FEMA launches COVID-19 funeral assistance program offering up to $9,000 for those who died from virus

Nation/world

Those who have lost a family member to the devastating grips of COVID-19 will soon be able to apply for help with funeral costs, the Federal Emergency Management Agency announced.

FEMA will begin accepting applications Monday for its COVID-19 Funeral Assistance Program. Reimbursement of up to $9,000 per funeral will be available for families who can prove their loved one died from COVID-19 and incurred subsequent funeral expenses after Jan. 20, 2020, regardless of income.

Applicants will be allowed to apply for more than one deceased family member. So while FEMA is limiting the financial assistance to $9,000 per funeral service, they will reimburse up to $35,500 to cover the funerals of multiple people in the same family.

Santa Ana resident Josephine Baltazar, who lost her 64-year-old mother Lucy to COVID-19 in January, said she never realized how expensive burying a family member was until she was faced with helping make arrangements in the midst of her grief.

“We had a lot of help from family members and friends, but it is still a shock when you see those large numbers. Nowadays plots are like $14,000,” Baltazar said. “I know this program will help my father and others, too.”

Lucy Baltazar, 64, passed away in January 2021 after being hospitalized with COVID-19 in Orange County. (Josephine Baltazar)

Lucy Baltazar dedicated her life to working as a babysitter and spent her days taking care of young kids while their parents worked. She died at St. Josephs’s Hospital in Orange and last spoke to her family over FaceTime. She was buried at Fairhaven Mortuary in Santa Ana.

“My mom was the light of the party, she welcomed everyone and catered to everybody,” Baltazar said. “I don’t want anyone to feel this type of pain.”

To be eligible for the funeral assistance, the person must have died in the United States, a death certificate needs to attribute the death to COVID-19 and the applicant must be a U.S. citizen. However the person who died does not need to have been a U.S. citizen or resident.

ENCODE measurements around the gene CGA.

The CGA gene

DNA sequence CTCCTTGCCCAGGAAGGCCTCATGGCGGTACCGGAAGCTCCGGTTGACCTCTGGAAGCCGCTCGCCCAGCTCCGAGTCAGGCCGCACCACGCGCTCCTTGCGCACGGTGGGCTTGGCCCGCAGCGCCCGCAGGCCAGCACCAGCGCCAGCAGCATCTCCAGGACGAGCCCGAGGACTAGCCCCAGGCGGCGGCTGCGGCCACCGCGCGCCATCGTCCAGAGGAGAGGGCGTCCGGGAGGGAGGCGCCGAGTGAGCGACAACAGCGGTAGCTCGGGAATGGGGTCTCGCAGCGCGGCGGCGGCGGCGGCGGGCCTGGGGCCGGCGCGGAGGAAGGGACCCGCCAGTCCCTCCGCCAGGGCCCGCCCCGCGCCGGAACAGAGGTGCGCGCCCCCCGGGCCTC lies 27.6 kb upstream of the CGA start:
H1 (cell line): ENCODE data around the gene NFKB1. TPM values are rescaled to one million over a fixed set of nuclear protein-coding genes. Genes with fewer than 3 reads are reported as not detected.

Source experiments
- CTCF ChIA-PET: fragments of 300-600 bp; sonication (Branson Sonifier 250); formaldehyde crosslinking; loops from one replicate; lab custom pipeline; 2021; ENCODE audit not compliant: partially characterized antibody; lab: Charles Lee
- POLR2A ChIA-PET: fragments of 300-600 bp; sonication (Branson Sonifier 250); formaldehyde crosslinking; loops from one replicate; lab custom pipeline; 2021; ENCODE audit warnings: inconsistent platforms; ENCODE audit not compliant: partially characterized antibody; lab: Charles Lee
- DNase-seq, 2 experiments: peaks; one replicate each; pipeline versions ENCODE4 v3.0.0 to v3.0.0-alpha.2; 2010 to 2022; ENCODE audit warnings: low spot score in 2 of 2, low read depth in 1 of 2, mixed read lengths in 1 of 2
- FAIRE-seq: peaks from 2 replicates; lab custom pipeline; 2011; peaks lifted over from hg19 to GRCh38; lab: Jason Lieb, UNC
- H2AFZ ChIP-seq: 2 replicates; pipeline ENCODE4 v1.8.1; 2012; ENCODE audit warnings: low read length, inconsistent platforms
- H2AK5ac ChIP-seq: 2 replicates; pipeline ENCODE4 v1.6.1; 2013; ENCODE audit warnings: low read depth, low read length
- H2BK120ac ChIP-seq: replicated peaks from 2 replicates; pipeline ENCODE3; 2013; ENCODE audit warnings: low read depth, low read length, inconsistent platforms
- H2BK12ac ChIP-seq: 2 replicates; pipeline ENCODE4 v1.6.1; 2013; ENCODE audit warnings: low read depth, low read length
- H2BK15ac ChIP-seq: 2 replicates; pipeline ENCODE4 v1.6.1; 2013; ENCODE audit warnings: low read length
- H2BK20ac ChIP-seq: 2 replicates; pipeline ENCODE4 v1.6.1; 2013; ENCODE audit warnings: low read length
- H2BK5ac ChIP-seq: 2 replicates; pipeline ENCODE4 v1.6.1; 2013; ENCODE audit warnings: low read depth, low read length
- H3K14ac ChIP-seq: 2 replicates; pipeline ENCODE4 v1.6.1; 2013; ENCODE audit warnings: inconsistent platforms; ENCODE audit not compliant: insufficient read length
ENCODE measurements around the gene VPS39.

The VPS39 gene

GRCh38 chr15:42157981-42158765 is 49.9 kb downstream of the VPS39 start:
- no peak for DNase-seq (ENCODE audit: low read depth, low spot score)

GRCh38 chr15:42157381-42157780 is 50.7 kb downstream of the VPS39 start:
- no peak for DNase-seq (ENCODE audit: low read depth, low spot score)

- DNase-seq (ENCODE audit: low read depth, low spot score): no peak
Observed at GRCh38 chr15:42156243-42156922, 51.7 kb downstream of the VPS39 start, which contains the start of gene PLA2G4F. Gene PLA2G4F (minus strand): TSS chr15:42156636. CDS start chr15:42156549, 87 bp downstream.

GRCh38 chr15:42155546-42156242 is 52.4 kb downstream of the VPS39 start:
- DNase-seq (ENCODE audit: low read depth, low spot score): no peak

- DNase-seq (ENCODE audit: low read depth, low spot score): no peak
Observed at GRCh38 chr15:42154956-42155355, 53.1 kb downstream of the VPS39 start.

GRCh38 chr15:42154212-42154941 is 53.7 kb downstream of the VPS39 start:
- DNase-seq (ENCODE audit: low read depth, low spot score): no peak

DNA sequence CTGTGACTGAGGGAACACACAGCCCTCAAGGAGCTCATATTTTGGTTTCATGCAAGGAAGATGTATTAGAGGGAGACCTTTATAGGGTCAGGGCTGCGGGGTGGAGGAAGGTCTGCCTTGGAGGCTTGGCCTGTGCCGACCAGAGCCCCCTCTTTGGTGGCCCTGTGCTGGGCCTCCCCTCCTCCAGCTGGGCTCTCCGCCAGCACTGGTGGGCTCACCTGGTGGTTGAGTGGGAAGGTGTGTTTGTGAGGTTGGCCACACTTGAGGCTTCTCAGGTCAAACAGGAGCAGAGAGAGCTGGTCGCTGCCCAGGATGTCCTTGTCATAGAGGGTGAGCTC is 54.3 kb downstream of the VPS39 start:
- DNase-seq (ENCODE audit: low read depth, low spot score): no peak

FEMA will accept documentation including funeral home contracts and receipts as part of the application process. Those who are deemed eligible for the funeral assistance program will be reimbursed through a check by mail or direct deposit.

As of Tuesday more than 554,000 Americans have died from the virus, according to the Centers for Disease Control and Prevention, including La Puente resident Ruth Ann Gallegos. She died at a Fontana hospital in October 2020 after battling coronavirus and issues with her liver. Her 21-year-old granddaughter, Justine Muniz, said that while her heart still aches, she’s grateful to FEMA for offering financial support to families.

Ruth Ann Gallegos, who died after a battle with COVID-19 in October 2020 is seen in an undated photo. (Justine Muniz)
Ruth Ann Gallegos, who died after a battle with COVID-19 in October 2020 is seen in an undated photo. (Justine Muniz)

“This is such a kind thing to do,” an emotional Muniz, who lived with her grandmother, said. “It’s something my grandmother would have done if she had the money. She would help anyone who needed her.”

Gallegos, 62, was cremated and laid to rest at Rose Hills Memorial Park in Whittier.

FEMA will start taking applications Monday through a dedicated phone line. Anyone interested in applying can call 844-684-6333, Monday through Friday from 8 a.m. to 8 p.m. Central Time.

It’s unclear how long FEMA’s Funeral Assistance Program will last.

The funding was approved earlier this year by Congress as part of the COVID-19 Relief Package.

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